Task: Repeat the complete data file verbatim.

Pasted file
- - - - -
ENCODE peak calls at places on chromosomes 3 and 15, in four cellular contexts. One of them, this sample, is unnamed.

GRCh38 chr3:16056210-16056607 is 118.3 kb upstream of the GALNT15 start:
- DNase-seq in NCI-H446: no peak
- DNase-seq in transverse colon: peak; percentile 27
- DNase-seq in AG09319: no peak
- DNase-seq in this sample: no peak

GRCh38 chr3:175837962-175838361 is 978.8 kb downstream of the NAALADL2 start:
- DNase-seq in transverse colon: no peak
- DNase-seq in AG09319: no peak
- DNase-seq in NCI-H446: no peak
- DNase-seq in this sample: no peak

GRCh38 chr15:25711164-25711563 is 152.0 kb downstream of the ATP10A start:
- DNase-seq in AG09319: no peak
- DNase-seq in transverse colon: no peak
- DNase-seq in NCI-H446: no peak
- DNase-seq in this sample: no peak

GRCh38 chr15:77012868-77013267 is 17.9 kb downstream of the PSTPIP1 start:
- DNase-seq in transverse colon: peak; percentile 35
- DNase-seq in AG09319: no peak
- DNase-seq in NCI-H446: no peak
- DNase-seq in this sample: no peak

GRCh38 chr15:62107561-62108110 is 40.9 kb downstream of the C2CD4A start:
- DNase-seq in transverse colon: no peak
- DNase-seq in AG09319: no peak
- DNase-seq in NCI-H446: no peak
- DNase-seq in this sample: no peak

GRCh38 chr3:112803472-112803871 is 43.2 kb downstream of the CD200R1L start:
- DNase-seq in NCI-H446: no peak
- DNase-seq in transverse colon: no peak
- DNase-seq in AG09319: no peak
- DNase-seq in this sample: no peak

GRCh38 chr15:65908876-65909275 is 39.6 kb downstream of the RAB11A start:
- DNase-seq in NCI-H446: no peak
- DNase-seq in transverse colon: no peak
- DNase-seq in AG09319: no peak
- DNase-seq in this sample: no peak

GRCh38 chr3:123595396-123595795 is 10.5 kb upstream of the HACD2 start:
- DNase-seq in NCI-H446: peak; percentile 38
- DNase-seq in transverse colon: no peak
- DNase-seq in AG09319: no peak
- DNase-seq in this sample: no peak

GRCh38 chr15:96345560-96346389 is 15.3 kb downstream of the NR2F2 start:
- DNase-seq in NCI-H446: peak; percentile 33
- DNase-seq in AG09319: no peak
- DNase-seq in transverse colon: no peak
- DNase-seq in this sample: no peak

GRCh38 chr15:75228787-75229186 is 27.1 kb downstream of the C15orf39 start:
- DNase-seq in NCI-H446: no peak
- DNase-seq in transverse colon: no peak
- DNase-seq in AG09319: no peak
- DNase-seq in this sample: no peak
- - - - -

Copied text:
ENCODE peak calls at places on chromosomes 3 and 15, in four cellular contexts. One of them, this sample, is unnamed.

GRCh38 chr3:16056210-16056607 is 118.3 kb upstream of the GALNT15 start:
- DNase-seq in NCI-H446: no peak
- DNase-seq in transverse colon: peak; percentile 27
- DNase-seq in AG09319: no peak
- DNase-seq in this sample: no peak

GRCh38 chr3:175837962-175838361 is 978.8 kb downstream of the NAALADL2 start:
- DNase-seq in transverse colon: no peak
- DNase-seq in AG09319: no peak
- DNase-seq in NCI-H446: no peak
- DNase-seq in this sample: no peak

GRCh38 chr15:25711164-25711563 is 152.0 kb downstream of the ATP10A start:
- DNase-seq in AG09319: no peak
- DNase-seq in transverse colon: no peak
- DNase-seq in NCI-H446: no peak
- DNase-seq in this sample: no peak

GRCh38 chr15:77012868-77013267 is 17.9 kb downstream of the PSTPIP1 start:
- DNase-seq in transverse colon: peak; percentile 35
- DNase-seq in AG09319: no peak
- DNase-seq in NCI-H446: no peak
- DNase-seq in this sample: no peak

GRCh38 chr15:62107561-62108110 is 40.9 kb downstream of the C2CD4A start:
- DNase-seq in transverse colon: no peak
- DNase-seq in AG09319: no peak
- DNase-seq in NCI-H446: no peak
- DNase-seq in this sample: no peak

GRCh38 chr3:112803472-112803871 is 43.2 kb downstream of the CD200R1L start:
- DNase-seq in NCI-H446: no peak
- DNase-seq in transverse colon: no peak
- DNase-seq in AG09319: no peak
- DNase-seq in this sample: no peak

GRCh38 chr15:65908876-65909275 is 39.6 kb downstream of the RAB11A start:
- DNase-seq in NCI-H446: no peak
- DNase-seq in transverse colon: no peak
- DNase-seq in AG09319: no peak
- DNase-seq in this sample: no peak

GRCh38 chr3:123595396-123595795 is 10.5 kb upstream of the HACD2 start:
- DNase-seq in NCI-H446: peak; percentile 38
- DNase-seq in transverse colon: no peak
- DNase-seq in AG09319: no peak
- DNase-seq in this sample: no peak

GRCh38 chr15:96345560-96346389 is 15.3 kb downstream of the NR2F2 start:
- DNase-seq in NCI-H446: peak; percentile 33
- DNase-seq in AG09319: no peak
- DNase-seq in transverse colon: no peak
- DNase-seq in this sample: no peak

GRCh38 chr15:75228787-75229186 is 27.1 kb downstream of the C15orf39 start:
- DNase-seq in NCI-H446: no peak
- DNase-seq in transverse colon: no peak
- DNase-seq in AG09319: no peak
- DNase-seq in this sample: no peak